One PTA-specific characteristic that has been consistently ignored as a trade determinant by the international trade literature is the duration of negotiations of each PTA. One notable exception is Moser and Rose (2012), who look at negotiations’ duration the other way around, i.e. aiming to identify its causes. Our study aims to fill this gap, and unveils a negative robust causal relationship between the suspense generated during (or for the duration of) negotiations and the anticipation effect this has on trade between countries directly involved.

Quick look into PTA negotiations duration

Figure 1 plots all PTAs (bilateral or multilateral) that have been notified to the WTO and came into force between 1988 and 2014. As is the case with multilateral agreements (say, NAFTA), the one agreement unit expands to importer-exporter dyadic units (in this case US-Mexico, US-Canada, and Canada-Mexico). In this example, the corresponding negotiations duration is 1195 days, so just over three years. This is calculated based on the date the negotiations of this PTA were first publicly announced and the date they were concluded.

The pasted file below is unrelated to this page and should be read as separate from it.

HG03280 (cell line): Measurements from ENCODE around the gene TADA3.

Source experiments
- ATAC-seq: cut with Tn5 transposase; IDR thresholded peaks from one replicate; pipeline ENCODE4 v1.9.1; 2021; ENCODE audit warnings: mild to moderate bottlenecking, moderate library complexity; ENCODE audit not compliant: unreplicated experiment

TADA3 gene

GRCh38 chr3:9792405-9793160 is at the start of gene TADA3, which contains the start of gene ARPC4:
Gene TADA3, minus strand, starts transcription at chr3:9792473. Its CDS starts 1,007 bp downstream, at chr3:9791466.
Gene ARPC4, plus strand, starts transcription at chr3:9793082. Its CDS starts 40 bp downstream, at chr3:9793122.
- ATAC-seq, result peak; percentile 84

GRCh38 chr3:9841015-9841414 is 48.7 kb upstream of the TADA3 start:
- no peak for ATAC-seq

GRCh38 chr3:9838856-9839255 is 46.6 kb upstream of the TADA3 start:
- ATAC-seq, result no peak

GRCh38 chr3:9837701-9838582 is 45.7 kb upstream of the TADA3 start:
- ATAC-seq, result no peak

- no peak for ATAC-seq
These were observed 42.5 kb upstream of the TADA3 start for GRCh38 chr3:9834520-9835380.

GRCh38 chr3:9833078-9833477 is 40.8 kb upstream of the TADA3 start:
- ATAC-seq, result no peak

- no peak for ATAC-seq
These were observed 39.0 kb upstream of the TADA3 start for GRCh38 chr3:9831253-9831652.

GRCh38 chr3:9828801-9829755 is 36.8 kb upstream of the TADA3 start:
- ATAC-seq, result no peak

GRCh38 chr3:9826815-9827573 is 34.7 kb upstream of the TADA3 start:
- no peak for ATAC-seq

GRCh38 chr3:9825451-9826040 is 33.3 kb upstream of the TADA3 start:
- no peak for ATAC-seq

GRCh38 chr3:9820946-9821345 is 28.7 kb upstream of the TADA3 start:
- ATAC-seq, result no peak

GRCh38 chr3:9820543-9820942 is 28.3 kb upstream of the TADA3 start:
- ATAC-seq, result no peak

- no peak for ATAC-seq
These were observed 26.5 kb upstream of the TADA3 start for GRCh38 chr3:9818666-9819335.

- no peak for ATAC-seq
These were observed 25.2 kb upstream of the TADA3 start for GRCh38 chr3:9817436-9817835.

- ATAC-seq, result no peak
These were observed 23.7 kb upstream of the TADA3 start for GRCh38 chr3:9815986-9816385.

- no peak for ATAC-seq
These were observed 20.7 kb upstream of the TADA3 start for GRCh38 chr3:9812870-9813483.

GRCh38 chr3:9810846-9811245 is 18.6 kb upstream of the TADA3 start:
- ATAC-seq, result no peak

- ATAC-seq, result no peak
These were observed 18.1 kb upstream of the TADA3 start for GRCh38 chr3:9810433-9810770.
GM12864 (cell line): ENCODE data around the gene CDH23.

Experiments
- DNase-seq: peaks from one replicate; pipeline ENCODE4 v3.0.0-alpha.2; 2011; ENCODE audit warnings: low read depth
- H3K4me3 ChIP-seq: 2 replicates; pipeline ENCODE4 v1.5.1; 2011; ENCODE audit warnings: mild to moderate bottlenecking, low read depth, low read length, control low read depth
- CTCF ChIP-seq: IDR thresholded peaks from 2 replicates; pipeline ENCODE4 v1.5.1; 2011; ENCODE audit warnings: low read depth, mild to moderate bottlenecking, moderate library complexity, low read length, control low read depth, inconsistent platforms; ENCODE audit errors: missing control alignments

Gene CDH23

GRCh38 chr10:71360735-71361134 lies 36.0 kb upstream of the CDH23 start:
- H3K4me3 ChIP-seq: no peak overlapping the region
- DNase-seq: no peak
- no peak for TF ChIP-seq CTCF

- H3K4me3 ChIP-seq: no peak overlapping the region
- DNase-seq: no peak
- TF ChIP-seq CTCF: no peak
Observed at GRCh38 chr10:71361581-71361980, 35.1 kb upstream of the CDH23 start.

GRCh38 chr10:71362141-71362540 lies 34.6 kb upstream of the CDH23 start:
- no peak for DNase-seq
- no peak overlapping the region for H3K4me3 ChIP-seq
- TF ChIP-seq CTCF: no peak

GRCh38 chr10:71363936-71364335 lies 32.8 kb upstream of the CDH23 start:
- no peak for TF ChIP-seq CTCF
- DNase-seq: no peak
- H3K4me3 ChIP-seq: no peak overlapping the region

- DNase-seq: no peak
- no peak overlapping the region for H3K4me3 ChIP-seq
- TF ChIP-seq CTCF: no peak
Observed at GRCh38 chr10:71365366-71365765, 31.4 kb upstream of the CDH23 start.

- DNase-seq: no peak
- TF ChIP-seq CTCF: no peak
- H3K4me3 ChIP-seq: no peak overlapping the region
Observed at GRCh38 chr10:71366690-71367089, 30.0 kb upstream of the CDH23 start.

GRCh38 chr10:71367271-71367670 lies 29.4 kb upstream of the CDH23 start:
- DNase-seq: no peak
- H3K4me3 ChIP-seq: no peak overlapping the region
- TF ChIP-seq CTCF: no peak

Figure 1 All PTAs notified to WTO, 1988-2014

Now, we wonder what exactly happens during those negotiations. We kind of know what policymakers do. Over different rounds, the parties involved negotiate import and export tariff levels. In the meantime, though, there are firms that make decisions about their production, domestic sales, and international sales. All they know is the current tariff level, which may decrease or may remain unchanged. The uncertainty of what goes on behind the scenes at the negotiation table generates a lot of suspense and forces firms to speculate. Firms may interpret each of these two potential outcomes in a positive way (leading them accelerate trade) or a negative way (and slow down trade). Thus, the start of negotiations generates a 2x2 decision (read speculation) matrix for the average firm, as shown in Figure 2.